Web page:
I ran into an interesting configuration issue with the Cisco ASA and doing syslog via TCP to a syslog server. It turns out that Cisco has a feature in the ASA that when pushing logging information to a sylog server via TCP that if the server does not respond it will stop the ASA from building out new session flows and therefore it will stop forwarding traffic. It seems that existing TCP sessions continue to allow traffic to flow, the rational being that the logging of that flow being established was sent to the syslog earlier and therefore it is audited event. Apparently this was a specific request from some government agencies who did not want their firewalls to pass traffic if logging was not possible. Reasonable enough but it isn't particularly well documented and does not alert you of it's default behavior at all when you enable the syslog command using TCP.
You can find all the details in the Cisco ASA 5500 command line configuration guide (this one is for 8.2 code release) and look under "Sending Syslog Messages to a Syslog Server" to see the parameters. They do provide a optional command switch that allows the ASA to continue working even if the syslog server is down.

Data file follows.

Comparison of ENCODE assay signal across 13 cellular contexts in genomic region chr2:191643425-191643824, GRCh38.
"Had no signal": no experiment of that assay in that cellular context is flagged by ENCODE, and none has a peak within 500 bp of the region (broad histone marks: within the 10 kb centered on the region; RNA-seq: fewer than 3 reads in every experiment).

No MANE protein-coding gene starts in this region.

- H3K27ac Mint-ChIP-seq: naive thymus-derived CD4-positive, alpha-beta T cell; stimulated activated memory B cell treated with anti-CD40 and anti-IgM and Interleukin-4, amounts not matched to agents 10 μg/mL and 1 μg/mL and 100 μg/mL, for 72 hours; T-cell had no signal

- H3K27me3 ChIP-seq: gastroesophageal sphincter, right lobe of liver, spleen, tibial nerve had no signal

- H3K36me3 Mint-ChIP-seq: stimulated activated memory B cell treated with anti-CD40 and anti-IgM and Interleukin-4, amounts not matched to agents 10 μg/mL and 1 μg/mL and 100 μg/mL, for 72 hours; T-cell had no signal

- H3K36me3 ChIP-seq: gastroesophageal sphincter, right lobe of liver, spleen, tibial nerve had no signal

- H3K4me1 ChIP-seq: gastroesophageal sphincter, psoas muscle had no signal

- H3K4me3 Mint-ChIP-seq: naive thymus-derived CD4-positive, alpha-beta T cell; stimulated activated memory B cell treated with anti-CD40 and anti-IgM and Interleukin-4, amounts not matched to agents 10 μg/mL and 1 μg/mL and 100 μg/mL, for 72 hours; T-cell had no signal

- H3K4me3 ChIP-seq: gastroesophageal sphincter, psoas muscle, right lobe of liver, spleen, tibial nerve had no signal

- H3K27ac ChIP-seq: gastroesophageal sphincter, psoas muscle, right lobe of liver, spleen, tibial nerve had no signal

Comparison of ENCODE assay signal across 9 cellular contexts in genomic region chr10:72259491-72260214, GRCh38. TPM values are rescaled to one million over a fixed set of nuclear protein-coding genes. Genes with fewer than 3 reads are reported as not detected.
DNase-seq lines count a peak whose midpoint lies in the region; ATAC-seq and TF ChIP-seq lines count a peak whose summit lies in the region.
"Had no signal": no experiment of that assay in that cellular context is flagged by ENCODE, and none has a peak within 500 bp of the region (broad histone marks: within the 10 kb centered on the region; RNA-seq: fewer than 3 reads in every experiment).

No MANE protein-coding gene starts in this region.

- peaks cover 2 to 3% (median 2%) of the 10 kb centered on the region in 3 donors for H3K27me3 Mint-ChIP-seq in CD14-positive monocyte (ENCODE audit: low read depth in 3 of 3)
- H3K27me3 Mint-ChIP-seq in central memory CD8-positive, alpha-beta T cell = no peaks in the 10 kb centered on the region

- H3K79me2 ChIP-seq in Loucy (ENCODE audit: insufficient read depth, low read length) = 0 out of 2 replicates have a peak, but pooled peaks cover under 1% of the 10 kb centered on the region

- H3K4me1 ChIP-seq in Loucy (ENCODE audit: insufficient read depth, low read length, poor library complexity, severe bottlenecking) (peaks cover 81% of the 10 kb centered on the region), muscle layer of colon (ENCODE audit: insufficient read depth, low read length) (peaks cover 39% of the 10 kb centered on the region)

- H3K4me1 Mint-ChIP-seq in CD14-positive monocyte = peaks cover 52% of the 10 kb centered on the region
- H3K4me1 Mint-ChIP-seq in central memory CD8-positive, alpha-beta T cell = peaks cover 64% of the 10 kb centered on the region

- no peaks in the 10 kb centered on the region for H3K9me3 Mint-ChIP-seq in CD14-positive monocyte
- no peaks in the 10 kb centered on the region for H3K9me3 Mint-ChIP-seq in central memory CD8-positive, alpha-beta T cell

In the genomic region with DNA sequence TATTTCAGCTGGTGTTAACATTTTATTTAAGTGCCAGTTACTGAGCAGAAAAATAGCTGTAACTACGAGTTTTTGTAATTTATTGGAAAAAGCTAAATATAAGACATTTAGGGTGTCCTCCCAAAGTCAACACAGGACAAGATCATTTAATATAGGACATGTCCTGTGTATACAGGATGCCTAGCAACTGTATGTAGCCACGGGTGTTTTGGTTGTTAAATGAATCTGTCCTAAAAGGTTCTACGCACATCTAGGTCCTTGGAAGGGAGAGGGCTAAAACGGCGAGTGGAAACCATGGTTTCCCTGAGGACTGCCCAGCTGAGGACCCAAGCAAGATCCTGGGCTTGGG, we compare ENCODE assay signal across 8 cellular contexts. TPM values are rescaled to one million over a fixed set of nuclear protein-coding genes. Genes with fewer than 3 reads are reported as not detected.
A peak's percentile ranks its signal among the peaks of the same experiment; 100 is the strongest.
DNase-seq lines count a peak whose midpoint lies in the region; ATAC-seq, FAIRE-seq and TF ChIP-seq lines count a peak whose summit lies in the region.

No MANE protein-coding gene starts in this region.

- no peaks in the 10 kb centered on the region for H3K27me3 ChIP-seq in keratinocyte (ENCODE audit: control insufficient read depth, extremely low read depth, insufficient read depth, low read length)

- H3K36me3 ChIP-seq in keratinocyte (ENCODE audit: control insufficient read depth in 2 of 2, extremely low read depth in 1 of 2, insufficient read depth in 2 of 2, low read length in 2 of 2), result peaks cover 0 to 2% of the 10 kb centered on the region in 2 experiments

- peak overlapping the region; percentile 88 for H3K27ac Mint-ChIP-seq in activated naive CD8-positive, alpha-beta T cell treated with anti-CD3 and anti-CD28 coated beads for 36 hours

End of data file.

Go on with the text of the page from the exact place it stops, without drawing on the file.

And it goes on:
So how can this be a problem? It turns out that a lot of shops rotate their syslog files and will write a quick script to stop their daemon for syslog, change their logfile and then start the syslogd daemon again. This causes the TCP session to fail because the syslogd daemon is no longer keeping the socket open. Depending on the thresholds you have built on the network this can cause your ASA to stop forwarding traffic. Worse, it is difficult to figure out what is happening because existing log flow sessions (perhaps and ssh or database session) will still be working but anything new you attempt to send through the ASA will not. Also, the ASA does not consider this a flag to attempt to failover to a standby unit - in fact, there is no way to even monitor the syslog process to flag it as such. I think that is something that needs to be added so the failover unit can then test to see if it can connect to the syslog server and if so, failover so that your firewall continues to forward traffic as expected.
The error you will get in the local log is:
%ASA-3-201008: Disallowing new connections.
It tells you what is happening - it doesn't tell you why it is happening though - very frustrating.
This is not an issue if you are using UDP for syslog traffic on the ASA's as they assume if you are doing UDP to the syslog server it is not guaranteed delivery and therefore you don't have to meeting the same standards for logging or security.